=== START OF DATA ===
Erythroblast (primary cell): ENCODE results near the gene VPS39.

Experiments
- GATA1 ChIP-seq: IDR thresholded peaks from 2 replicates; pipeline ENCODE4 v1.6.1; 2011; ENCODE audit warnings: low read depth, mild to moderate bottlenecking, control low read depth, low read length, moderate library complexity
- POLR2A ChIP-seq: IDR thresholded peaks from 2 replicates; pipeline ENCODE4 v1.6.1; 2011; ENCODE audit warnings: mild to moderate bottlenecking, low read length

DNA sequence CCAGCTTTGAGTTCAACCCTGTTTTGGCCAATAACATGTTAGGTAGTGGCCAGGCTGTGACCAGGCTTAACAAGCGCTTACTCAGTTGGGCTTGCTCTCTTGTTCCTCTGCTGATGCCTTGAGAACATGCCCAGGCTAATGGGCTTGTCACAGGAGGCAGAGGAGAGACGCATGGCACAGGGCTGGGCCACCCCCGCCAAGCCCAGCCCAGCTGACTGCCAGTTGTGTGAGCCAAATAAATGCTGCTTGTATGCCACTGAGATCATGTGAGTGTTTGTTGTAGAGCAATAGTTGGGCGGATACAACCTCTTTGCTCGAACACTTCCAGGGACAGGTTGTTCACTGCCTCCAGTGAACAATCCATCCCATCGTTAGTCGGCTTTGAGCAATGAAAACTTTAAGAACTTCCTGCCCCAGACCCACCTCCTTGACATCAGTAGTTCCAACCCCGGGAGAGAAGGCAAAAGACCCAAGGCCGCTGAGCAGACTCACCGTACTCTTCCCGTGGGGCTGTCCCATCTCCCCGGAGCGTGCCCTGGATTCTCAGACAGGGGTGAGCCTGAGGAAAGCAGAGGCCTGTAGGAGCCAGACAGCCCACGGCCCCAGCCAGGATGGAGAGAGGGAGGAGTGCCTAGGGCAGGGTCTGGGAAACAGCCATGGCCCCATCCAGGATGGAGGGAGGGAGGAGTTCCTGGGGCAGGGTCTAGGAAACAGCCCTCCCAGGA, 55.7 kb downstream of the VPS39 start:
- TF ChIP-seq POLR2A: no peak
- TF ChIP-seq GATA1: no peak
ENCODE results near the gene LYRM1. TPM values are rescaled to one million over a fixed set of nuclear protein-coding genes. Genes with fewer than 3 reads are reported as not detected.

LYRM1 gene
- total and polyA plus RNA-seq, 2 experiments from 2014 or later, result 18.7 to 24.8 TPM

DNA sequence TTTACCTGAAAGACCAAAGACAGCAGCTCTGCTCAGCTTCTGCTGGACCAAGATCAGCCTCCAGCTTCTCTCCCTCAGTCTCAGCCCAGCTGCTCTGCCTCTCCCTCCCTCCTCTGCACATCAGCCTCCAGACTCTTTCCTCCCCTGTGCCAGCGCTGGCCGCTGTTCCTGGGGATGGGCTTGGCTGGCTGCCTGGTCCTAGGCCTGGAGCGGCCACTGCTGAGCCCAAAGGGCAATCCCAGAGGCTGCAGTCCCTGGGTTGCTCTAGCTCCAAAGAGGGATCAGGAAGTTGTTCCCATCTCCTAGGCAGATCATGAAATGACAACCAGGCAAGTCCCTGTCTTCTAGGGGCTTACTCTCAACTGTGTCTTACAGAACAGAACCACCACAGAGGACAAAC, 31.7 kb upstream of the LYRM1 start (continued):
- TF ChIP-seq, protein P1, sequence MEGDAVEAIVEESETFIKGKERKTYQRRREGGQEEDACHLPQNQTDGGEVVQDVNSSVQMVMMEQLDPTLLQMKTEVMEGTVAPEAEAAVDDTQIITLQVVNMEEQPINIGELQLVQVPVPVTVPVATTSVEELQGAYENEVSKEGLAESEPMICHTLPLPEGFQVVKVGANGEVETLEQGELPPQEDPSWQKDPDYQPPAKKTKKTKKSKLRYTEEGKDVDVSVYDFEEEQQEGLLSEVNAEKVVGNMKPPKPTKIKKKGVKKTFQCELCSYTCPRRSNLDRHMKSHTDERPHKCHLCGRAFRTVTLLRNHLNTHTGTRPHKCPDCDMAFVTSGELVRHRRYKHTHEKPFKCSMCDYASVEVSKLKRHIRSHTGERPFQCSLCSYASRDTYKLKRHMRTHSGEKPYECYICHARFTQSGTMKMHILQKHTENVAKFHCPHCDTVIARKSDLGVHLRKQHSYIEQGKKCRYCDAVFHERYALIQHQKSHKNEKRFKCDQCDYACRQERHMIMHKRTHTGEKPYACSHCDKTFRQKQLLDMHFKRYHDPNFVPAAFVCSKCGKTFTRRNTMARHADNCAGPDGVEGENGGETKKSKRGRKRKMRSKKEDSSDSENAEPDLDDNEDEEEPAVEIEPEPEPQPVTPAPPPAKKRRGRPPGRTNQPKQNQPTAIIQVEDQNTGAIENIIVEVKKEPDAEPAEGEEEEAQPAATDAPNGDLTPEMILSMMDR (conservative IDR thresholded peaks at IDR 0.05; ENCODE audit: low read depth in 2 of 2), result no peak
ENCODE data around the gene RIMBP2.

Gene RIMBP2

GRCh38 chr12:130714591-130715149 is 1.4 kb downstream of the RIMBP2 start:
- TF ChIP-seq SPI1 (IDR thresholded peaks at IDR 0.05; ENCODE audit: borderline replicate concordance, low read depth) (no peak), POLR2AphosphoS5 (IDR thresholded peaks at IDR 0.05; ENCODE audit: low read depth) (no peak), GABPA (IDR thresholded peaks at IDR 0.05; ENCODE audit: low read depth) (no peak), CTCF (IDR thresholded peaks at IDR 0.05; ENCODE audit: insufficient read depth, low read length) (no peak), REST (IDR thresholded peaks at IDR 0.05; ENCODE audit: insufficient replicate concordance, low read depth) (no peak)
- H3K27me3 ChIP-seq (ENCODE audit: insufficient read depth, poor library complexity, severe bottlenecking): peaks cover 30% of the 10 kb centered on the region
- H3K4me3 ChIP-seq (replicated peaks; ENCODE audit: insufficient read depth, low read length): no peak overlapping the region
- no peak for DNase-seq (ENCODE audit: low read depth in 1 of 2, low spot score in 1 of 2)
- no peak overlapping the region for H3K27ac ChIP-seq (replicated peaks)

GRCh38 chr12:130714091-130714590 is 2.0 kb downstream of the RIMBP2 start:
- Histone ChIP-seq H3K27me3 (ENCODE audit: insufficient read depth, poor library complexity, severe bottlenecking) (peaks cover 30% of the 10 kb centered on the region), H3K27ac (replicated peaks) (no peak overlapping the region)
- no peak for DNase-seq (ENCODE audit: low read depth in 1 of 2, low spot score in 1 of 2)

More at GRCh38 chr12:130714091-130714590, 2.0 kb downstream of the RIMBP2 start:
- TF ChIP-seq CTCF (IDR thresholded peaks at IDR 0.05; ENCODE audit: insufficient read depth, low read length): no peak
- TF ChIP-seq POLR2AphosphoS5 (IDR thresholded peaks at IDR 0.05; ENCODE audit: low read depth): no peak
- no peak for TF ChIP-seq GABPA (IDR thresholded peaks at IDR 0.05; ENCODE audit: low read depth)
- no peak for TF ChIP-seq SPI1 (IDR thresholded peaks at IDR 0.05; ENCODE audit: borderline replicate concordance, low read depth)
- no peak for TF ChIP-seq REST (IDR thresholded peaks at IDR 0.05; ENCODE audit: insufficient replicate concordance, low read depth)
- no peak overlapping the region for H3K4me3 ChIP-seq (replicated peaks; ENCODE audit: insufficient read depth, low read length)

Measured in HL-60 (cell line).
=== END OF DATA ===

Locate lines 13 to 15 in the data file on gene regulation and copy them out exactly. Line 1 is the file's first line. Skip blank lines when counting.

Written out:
ENCODE data around the gene RIMBP2.

Gene RIMBP2

GRCh38 chr12:130714591-130715149 is 1.4 kb downstream of the RIMBP2 start: